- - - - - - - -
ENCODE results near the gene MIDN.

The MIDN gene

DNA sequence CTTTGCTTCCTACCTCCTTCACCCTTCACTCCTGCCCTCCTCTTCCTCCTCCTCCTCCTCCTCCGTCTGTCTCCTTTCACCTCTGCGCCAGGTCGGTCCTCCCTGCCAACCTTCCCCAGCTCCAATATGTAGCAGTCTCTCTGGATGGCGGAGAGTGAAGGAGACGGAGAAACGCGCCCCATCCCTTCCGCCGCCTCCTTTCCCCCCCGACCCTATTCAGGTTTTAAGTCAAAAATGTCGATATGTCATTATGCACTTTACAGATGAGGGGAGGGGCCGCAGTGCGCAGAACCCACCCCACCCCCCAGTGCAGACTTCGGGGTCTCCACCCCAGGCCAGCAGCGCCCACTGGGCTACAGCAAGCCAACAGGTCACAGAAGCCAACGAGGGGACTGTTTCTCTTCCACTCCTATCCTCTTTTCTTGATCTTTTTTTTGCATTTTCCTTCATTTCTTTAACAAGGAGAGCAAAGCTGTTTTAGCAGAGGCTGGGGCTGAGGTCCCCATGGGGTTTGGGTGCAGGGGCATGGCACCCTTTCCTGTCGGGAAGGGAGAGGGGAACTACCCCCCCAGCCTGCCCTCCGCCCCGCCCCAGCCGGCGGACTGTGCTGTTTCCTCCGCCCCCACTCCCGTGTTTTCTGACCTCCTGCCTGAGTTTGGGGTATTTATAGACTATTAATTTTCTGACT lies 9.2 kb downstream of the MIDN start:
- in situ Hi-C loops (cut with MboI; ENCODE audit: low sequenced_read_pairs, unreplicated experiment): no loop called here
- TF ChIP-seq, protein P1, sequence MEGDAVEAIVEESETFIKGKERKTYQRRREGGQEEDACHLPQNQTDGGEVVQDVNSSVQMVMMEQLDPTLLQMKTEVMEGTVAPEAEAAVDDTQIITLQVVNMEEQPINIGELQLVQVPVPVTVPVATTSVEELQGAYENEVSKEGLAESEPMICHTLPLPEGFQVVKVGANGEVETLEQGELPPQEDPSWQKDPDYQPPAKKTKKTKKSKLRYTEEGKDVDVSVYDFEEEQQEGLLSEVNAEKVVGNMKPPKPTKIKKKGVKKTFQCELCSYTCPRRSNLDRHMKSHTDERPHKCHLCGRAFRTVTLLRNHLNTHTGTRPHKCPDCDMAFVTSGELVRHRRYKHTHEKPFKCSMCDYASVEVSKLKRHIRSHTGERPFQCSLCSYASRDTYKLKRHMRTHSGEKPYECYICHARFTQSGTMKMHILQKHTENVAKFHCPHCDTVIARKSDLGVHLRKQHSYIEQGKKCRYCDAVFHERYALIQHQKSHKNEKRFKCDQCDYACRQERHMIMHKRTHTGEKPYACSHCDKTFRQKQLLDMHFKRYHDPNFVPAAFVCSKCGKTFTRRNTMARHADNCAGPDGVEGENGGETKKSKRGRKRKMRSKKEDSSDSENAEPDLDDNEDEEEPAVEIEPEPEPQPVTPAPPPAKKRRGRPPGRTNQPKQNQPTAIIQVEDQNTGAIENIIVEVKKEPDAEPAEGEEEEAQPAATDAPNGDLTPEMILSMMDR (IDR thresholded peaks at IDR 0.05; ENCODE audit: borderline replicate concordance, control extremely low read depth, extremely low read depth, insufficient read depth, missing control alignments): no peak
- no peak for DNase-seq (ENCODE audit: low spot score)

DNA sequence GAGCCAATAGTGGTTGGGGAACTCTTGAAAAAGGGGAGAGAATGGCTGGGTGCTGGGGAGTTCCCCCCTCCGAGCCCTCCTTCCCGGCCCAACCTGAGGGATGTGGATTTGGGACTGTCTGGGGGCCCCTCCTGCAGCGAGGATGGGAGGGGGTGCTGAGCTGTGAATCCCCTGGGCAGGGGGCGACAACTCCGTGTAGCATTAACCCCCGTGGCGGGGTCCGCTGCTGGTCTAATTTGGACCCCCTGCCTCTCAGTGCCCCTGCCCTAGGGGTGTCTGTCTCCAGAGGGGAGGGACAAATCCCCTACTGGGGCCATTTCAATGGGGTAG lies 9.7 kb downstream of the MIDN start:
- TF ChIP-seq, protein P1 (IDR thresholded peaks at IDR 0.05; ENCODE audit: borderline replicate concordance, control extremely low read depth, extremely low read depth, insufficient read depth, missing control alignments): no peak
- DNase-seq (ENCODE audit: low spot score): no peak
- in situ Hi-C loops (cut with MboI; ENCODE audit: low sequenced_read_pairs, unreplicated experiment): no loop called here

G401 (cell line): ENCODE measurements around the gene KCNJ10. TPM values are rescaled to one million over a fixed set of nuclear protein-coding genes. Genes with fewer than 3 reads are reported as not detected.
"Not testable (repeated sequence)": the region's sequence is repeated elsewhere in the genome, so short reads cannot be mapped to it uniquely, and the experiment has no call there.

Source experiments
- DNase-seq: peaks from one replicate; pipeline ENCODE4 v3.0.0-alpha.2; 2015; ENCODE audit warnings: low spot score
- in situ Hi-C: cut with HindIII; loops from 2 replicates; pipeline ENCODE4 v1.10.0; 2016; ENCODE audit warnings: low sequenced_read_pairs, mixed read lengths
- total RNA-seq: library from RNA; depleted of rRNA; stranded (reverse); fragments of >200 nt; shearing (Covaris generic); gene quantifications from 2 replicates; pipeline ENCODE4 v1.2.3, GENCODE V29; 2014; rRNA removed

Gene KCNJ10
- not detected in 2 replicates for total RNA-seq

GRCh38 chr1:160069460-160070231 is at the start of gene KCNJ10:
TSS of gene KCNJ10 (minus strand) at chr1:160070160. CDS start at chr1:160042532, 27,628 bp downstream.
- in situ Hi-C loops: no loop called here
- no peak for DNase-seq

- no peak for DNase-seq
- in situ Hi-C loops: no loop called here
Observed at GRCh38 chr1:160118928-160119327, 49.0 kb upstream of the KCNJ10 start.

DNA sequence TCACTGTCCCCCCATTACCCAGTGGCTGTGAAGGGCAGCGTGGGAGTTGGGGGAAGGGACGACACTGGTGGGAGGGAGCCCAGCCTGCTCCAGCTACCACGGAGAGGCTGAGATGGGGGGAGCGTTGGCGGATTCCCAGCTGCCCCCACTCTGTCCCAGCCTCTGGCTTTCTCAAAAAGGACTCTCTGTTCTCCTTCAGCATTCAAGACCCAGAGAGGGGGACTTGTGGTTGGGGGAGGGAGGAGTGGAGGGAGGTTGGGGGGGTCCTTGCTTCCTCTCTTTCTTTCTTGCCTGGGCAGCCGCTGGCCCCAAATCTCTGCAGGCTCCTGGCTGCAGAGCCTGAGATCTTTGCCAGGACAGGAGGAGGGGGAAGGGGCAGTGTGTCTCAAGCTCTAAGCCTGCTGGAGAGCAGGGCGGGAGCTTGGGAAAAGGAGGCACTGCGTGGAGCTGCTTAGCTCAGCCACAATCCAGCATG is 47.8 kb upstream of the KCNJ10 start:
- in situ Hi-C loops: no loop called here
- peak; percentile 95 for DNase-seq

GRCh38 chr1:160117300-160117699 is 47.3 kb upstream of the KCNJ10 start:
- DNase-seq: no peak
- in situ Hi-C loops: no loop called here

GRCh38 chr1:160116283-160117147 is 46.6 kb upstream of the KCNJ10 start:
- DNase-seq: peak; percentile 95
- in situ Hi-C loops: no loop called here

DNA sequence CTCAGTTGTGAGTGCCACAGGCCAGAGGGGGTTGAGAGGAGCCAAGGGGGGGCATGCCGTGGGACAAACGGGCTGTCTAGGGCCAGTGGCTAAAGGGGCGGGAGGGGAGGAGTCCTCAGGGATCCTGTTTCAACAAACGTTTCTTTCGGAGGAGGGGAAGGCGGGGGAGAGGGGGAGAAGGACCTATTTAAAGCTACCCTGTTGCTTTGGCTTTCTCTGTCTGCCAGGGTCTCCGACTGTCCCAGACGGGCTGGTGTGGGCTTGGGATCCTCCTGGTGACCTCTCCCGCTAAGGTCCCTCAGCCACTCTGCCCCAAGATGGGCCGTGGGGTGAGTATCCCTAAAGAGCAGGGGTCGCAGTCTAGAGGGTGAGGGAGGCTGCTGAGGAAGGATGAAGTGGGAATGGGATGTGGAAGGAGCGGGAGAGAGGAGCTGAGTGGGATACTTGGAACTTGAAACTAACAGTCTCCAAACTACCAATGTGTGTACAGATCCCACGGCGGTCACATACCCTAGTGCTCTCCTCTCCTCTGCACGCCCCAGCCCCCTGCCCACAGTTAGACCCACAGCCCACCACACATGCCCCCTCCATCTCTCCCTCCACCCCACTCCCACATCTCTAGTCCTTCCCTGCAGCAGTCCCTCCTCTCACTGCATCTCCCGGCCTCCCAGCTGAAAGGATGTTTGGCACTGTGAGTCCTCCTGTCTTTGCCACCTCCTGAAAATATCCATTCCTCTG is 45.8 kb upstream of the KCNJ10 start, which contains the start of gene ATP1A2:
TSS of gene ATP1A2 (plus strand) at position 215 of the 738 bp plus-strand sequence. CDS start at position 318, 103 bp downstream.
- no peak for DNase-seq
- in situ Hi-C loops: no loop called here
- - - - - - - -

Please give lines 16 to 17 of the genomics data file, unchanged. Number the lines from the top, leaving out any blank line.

- total RNA-seq: library from RNA; depleted of rRNA; stranded (reverse); fragments of >200 nt; shearing (Covaris generic); gene quantifications from 2 replicates; pipeline ENCODE4 v1.2.3, GENCODE V29; 2014; rRNA removed

Gene KCNJ10